Who doesn’t love a tale of buried treasure with a poem leading you there?
We’re pretty sure those were art collector Forrest Fenn’s thoughts when he stashed a chest of gold and precious gems worth an estimated $2 million in the Rockies and alluded to it in his 2010 memoir, The Thrill of the Chase, with a 24-line poem.
The treasure, which he buried at the ripe age of 80, supposedly lay somewhere between Santa Fe and the Canadian border, at above 5,000-foot elevation, and basically within reach of the average Joe — if he could find it.
Now, after nearly a decade of adventurers setting out to find the treasure, some even leaving their jobs to embark on the quest and at least five meeting death, one treasure hunter has allegedly found it over this past weekend, with Forrest announcing it on June 6.
The lucky winner wishes to remain undisclosed, as well as the treasure’s location. However, Forrest confirmed that indeed he solved the case, receiving a photo of his ornate, Romanesque 10-by-10 inch box and its contents.
The risk of adventure
Forrest’s controversial treasure illustrates well the range of adventure’s risk and reward. While his idea prompted many to leave the comforts of normality to hunt for something more, inspiring an estimated 350,000 people to take an adventure, not all had positive experiences.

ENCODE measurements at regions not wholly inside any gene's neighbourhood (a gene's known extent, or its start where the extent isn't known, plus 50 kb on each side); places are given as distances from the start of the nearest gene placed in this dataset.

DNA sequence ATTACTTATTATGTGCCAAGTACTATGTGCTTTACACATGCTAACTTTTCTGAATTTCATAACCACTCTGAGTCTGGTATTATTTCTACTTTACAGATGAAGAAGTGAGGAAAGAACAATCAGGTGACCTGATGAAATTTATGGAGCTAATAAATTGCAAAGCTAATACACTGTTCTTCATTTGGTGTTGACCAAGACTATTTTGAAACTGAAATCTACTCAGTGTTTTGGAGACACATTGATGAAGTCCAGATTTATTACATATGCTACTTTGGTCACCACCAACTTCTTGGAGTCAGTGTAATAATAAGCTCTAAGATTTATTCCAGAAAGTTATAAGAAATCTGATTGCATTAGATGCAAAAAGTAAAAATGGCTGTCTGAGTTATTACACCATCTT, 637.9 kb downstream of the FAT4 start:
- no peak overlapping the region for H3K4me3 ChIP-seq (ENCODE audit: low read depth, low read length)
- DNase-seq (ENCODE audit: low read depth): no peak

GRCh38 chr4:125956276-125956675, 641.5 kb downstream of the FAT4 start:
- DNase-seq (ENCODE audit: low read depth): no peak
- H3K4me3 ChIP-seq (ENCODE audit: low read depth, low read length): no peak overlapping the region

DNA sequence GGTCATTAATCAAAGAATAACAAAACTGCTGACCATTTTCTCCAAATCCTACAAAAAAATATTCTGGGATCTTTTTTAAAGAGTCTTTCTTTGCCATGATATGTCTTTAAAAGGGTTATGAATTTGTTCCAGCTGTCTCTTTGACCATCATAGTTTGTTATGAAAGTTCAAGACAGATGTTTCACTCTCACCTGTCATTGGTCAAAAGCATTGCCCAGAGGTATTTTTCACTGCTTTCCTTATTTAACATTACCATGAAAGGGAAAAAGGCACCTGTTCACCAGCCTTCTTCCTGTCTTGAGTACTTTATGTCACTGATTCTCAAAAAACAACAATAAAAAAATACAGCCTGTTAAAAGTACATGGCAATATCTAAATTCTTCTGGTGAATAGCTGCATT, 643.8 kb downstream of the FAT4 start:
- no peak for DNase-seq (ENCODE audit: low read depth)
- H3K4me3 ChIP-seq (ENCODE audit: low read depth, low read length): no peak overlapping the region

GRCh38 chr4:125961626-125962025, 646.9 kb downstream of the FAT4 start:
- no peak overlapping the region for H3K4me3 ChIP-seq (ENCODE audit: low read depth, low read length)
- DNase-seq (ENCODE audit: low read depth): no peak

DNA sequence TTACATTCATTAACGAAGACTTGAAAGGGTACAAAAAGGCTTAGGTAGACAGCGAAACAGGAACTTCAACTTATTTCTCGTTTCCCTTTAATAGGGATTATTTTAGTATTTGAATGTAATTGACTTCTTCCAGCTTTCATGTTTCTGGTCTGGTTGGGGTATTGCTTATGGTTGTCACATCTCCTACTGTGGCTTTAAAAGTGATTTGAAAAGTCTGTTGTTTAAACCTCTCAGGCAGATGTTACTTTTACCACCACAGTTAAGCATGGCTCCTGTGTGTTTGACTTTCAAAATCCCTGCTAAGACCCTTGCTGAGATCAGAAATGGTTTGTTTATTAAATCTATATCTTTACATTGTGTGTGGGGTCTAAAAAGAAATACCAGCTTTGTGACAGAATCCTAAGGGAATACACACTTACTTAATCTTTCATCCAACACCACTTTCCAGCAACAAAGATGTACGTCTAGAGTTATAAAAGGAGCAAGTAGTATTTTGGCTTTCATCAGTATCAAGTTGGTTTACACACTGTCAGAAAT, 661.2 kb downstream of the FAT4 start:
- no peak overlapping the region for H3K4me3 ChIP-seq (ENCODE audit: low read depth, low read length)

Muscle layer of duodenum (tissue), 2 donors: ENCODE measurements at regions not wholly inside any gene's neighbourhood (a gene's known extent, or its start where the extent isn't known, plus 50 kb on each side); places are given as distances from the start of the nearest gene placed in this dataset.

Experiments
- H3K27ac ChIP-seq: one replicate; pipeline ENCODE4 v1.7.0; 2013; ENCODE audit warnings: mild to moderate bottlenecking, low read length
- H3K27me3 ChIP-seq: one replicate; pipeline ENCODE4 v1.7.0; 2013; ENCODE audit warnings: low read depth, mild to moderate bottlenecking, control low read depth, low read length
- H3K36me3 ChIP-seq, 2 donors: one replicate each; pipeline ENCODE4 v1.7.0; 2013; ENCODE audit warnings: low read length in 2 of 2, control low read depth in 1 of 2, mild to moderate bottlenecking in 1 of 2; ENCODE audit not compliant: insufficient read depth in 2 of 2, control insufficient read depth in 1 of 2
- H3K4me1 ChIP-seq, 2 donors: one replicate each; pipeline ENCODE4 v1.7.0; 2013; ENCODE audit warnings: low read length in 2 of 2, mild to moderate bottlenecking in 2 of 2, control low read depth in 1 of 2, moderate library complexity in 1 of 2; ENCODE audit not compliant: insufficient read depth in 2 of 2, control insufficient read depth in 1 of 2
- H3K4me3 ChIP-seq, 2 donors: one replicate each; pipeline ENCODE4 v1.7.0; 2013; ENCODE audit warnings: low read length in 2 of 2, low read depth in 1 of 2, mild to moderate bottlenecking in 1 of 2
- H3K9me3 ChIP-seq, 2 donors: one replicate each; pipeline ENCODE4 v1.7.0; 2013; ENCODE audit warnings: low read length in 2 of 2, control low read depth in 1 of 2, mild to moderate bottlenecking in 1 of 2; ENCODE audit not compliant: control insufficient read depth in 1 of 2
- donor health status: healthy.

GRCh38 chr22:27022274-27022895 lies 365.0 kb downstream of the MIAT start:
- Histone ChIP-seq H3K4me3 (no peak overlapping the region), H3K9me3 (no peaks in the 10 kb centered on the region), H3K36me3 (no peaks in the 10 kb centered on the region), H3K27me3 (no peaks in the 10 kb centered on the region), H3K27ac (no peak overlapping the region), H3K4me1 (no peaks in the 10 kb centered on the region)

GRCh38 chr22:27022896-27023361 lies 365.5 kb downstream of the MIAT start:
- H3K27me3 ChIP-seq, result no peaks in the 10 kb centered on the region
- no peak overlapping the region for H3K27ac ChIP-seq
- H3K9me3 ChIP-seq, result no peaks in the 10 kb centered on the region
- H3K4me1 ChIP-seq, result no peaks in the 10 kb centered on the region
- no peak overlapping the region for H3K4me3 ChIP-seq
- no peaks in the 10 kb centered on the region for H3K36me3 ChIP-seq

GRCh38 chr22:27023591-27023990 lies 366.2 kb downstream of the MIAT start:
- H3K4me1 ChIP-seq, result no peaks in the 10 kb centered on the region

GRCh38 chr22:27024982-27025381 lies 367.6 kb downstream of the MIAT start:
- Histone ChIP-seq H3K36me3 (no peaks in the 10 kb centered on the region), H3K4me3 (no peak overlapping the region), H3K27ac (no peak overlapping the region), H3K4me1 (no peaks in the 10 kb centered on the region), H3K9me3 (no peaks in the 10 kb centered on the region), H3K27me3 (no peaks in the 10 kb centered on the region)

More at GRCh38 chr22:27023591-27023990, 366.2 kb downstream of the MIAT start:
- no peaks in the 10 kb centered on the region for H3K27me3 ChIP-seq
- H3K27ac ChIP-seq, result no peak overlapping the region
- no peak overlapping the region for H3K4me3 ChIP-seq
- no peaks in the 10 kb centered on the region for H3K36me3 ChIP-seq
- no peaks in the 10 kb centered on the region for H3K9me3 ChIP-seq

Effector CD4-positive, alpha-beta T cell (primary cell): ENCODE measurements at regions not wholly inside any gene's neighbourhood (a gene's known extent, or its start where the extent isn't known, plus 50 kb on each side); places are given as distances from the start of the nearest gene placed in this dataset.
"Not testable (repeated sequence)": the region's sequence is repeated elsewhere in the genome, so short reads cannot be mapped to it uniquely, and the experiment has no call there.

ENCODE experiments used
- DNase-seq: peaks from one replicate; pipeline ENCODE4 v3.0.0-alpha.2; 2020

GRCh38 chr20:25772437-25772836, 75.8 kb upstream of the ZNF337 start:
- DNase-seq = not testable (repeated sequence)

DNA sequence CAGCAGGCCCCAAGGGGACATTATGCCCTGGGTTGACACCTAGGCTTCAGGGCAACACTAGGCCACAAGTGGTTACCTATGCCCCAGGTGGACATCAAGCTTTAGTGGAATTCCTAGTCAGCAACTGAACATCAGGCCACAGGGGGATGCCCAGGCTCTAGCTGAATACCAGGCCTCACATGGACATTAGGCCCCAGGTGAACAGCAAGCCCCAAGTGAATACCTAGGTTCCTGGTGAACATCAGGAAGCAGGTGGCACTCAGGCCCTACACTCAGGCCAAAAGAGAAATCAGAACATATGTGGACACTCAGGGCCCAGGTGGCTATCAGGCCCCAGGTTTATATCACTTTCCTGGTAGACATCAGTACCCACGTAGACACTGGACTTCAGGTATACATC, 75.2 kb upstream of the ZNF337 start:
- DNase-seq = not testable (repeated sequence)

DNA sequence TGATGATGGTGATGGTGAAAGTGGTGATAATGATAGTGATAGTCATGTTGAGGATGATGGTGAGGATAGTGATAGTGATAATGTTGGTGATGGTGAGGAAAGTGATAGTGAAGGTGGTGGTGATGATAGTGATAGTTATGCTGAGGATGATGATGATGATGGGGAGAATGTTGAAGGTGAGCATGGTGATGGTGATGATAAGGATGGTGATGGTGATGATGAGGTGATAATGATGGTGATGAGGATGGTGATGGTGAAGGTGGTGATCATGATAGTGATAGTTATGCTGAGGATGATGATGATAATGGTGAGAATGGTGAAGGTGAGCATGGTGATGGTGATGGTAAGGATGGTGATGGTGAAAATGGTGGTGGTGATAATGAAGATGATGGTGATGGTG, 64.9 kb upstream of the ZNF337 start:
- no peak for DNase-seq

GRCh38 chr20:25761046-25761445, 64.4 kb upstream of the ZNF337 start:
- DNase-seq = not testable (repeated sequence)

In fact, some took their failure to find the treasure so seriously that they went as far as to sue 89-year-old Forrest, including once for $1.5 million by a man who claimed the art collector “deprived him of the treasure through fraudulent statements and misleading clues.”
One man even tried to break into Forrest’s house with a hatchet, believing the treasure laid there.
Another treasure hunter and Chicago real estate attorney, Barbara Anderson, claims that the person who found the treasure “stole her solve”; she solved the puzzle and the treasure-finder hacked it. She has filed an injunction in federal District Court alleging she should have the chest, and to stop the defendant from selling its booty.
So far, two others have come forth claiming to have solved the puzzle first. Supposedly, Forrest will make more information public soon.
Header Image: Rocky Mountain National Park.